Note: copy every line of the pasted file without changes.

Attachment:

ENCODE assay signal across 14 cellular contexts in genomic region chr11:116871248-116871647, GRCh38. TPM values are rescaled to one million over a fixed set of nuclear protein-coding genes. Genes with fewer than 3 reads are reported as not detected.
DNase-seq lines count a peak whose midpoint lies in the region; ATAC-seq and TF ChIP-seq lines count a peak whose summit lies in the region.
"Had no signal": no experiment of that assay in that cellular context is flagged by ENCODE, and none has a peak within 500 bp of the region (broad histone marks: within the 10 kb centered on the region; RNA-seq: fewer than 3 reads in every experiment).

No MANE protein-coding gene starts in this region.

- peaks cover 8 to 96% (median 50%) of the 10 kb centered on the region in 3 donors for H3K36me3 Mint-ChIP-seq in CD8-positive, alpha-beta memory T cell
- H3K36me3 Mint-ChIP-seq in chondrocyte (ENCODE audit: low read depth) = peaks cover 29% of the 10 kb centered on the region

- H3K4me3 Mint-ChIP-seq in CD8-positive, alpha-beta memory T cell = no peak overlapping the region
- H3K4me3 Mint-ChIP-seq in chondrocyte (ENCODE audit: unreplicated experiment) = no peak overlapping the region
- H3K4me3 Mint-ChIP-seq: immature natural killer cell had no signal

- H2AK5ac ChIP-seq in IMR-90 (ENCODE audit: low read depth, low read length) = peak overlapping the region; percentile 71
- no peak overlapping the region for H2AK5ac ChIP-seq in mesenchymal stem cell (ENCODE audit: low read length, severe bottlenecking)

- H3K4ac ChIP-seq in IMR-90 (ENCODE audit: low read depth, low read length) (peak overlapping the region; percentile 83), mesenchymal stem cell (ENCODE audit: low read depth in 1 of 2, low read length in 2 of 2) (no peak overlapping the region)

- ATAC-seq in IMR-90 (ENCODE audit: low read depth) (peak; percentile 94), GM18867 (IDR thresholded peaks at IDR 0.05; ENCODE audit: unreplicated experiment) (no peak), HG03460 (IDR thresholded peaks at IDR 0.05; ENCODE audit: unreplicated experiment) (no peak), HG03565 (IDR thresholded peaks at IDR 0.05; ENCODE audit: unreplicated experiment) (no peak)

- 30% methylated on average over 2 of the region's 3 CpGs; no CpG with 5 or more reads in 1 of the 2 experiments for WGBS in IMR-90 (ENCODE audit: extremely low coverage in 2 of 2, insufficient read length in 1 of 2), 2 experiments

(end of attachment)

ENCODE assay signal across 14 cellular contexts in genomic region chr11:116871248-116871647, GRCh38. TPM values are rescaled to one million over a fixed set of nuclear protein-coding genes. Genes with fewer than 3 reads are reported as not detected.
DNase-seq lines count a peak whose midpoint lies in the region; ATAC-seq and TF ChIP-seq lines count a peak whose summit lies in the region.
"Had no signal": no experiment of that assay in that cellular context is flagged by ENCODE, and none has a peak within 500 bp of the region (broad histone marks: within the 10 kb centered on the region; RNA-seq: fewer than 3 reads in every experiment).

No MANE protein-coding gene starts in this region.

- peaks cover 8 to 96% (median 50%) of the 10 kb centered on the region in 3 donors for H3K36me3 Mint-ChIP-seq in CD8-positive, alpha-beta memory T cell
- H3K36me3 Mint-ChIP-seq in chondrocyte (ENCODE audit: low read depth) = peaks cover 29% of the 10 kb centered on the region

- H3K4me3 Mint-ChIP-seq in CD8-positive, alpha-beta memory T cell = no peak overlapping the region
- H3K4me3 Mint-ChIP-seq in chondrocyte (ENCODE audit: unreplicated experiment) = no peak overlapping the region
- H3K4me3 Mint-ChIP-seq: immature natural killer cell had no signal

- H2AK5ac ChIP-seq in IMR-90 (ENCODE audit: low read depth, low read length) = peak overlapping the region; percentile 71
- no peak overlapping the region for H2AK5ac ChIP-seq in mesenchymal stem cell (ENCODE audit: low read length, severe bottlenecking)

- H3K4ac ChIP-seq in IMR-90 (ENCODE audit: low read depth, low read length) (peak overlapping the region; percentile 83), mesenchymal stem cell (ENCODE audit: low read depth in 1 of 2, low read length in 2 of 2) (no peak overlapping the region)

- ATAC-seq in IMR-90 (ENCODE audit: low read depth) (peak; percentile 94), GM18867 (IDR thresholded peaks at IDR 0.05; ENCODE audit: unreplicated experiment) (no peak), HG03460 (IDR thresholded peaks at IDR 0.05; ENCODE audit: unreplicated experiment) (no peak), HG03565 (IDR thresholded peaks at IDR 0.05; ENCODE audit: unreplicated experiment) (no peak)

- 30% methylated on average over 2 of the region's 3 CpGs; no CpG with 5 or more reads in 1 of the 2 experiments for WGBS in IMR-90 (ENCODE audit: extremely low coverage in 2 of 2, insufficient read length in 1 of 2), 2 experiments